REVIEW: A well-deserved farewell to the “Downton” saga – Orange Leader
“Downton Abbey: A New Era”
Directed by Simon Curtis
With Hugh Bonneville, Jim Carter, Michelle Dockery, Kevin Doyle, Michael Fox, Hugh Dancy, Penelope Wilton and Maggie Smith
I never considered myself a dedicated “Downton Abbey” fan. The series had too many characters and plots for my taste, although I seem to be in the minority in this opinion. Lord knows the show has some very dedicated fans.
That’s why we now have a second “Downton Abbey” movie in theaters this weekend. Thanks to an opening wedding, it is a continuation of the previous film, but the main story this time is divided into two separate axes. Half the cast flies to the south of France because the Dowager Countess (Maggie Smith) has inherited a villa and her son (Hugh Bonneville) is determined to find out why a stranger would leave such an extravagant gift to her. mother. The other half of the cast is staying on because a film company has asked to shoot in the Crawley estate. The family agrees, but Lady Mary (Michelle Dockery) stays behind to oversee.
There’s a lot going on here, and as was the case with the TV show, I found it hard to get too invested in the story. There just isn’t enough time to give each character their due, so instead we get a fast-paced shallow story that just stares at these characters.
Still, credit this superb cast for giving us their best, despite the lack of ample screen time. It is thanks to their abilities that the story caught my attention. In the hands of lesser players, it could have been a confusing mess.
Of course, these characters are the main draw of “Downton Abbey,” and they come preloaded with six seasons of backstory, so it’s easy to remember past exploits. This is particularly the case of the sparring between Penelope Wilton and Maggie Smith. It’s no surprise that these scenes turn out to be the highlight of the film in terms of humor and emotion.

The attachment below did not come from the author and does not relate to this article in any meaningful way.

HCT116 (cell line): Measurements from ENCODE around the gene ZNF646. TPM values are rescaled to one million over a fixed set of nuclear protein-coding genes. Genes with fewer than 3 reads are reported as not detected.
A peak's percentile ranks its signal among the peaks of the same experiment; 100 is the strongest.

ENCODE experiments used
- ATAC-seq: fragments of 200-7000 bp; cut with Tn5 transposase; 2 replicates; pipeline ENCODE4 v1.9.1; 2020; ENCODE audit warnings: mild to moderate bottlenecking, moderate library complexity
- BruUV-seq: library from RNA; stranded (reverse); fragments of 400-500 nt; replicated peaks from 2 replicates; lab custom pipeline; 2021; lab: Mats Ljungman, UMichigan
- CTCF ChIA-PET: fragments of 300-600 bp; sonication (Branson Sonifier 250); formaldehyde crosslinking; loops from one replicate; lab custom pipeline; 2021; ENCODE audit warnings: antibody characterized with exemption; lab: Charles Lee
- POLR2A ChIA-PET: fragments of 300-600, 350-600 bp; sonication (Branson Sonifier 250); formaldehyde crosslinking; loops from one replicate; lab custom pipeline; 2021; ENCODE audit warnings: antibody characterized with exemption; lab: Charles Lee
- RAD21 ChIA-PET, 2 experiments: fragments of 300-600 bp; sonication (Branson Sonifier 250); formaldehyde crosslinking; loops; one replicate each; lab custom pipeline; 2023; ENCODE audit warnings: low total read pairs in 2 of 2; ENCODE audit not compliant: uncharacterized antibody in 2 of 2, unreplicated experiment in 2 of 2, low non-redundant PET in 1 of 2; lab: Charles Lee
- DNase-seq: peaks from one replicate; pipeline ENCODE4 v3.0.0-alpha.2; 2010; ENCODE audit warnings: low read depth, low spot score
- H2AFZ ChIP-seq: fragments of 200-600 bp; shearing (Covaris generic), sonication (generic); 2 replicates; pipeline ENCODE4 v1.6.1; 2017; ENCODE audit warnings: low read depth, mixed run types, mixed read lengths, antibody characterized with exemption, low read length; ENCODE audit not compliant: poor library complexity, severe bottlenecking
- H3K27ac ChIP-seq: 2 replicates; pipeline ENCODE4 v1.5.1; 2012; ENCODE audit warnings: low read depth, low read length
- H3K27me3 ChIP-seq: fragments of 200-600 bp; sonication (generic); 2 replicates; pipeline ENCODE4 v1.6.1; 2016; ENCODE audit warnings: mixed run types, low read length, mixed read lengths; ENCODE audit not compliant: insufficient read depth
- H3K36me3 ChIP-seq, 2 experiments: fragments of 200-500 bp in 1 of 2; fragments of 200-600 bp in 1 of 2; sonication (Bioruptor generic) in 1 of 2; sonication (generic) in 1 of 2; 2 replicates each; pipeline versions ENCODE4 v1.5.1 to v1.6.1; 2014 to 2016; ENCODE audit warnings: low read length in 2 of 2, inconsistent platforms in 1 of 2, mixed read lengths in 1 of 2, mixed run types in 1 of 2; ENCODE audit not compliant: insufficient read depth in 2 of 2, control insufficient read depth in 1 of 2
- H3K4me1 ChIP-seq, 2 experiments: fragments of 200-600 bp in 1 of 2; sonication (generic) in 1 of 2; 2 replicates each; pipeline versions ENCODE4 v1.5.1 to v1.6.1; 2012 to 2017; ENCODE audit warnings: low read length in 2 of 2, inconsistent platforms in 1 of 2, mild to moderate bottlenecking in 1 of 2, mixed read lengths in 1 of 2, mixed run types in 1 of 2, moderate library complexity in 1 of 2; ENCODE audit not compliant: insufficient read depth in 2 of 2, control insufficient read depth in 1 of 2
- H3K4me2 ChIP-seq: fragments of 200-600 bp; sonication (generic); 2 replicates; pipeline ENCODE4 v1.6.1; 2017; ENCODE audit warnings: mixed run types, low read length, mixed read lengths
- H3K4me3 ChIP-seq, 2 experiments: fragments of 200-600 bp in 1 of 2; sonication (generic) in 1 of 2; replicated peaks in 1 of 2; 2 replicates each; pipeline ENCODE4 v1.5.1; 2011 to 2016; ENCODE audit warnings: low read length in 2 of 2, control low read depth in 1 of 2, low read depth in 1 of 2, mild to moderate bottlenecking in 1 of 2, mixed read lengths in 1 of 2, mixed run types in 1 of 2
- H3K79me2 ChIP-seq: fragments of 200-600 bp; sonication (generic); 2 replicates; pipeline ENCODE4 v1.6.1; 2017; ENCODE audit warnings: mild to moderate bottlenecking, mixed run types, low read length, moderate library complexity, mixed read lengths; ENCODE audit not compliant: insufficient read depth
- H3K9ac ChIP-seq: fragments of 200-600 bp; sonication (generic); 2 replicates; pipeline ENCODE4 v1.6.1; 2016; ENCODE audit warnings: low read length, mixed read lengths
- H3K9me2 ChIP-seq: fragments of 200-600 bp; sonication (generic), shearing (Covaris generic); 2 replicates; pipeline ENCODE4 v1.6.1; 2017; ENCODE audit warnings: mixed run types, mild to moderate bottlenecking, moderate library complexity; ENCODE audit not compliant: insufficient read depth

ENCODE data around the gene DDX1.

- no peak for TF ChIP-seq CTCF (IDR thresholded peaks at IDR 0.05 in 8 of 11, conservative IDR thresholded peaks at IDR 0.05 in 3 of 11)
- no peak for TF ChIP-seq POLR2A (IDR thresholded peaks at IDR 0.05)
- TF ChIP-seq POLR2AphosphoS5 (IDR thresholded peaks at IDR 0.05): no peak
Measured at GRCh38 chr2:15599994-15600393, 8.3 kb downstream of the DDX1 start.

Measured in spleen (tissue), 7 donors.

My highest praise goes to Julian Fellowes, who crafted a story that is the epitome of fan service. Knowing that this is probably the last time we’ll see “Downton Abbey” on screen, he managed to deliver a decent send-off for the majority of the characters. The dangling storylines are finally tied together, and while there is a bit of tragedy, it all generally ends on a happy note. If this is really the end, fans of the series should be very happy with this resolution.
All of this has me thinking about my feelings about “Downton Abbey: A New Era.” On the one hand, I’m really impressed with the craftsmanship showcased in this film. From the acting to the writing and production design, everything is top notch. Then again, I still struggle to make any real connections to these characters.
I suspect that won’t be a problem at all for most fans of the series. It is the essential cinema for them. They will be absolutely delighted with this affectionate and appropriate farewell to “Downton Abbey”.
Sean McBride’s film reviews, “The Movie Guy”, are published weekly by Orange Newsmedia and seen weekly on KFDM and Fox4. Sean welcomes your comments via email at [email protected].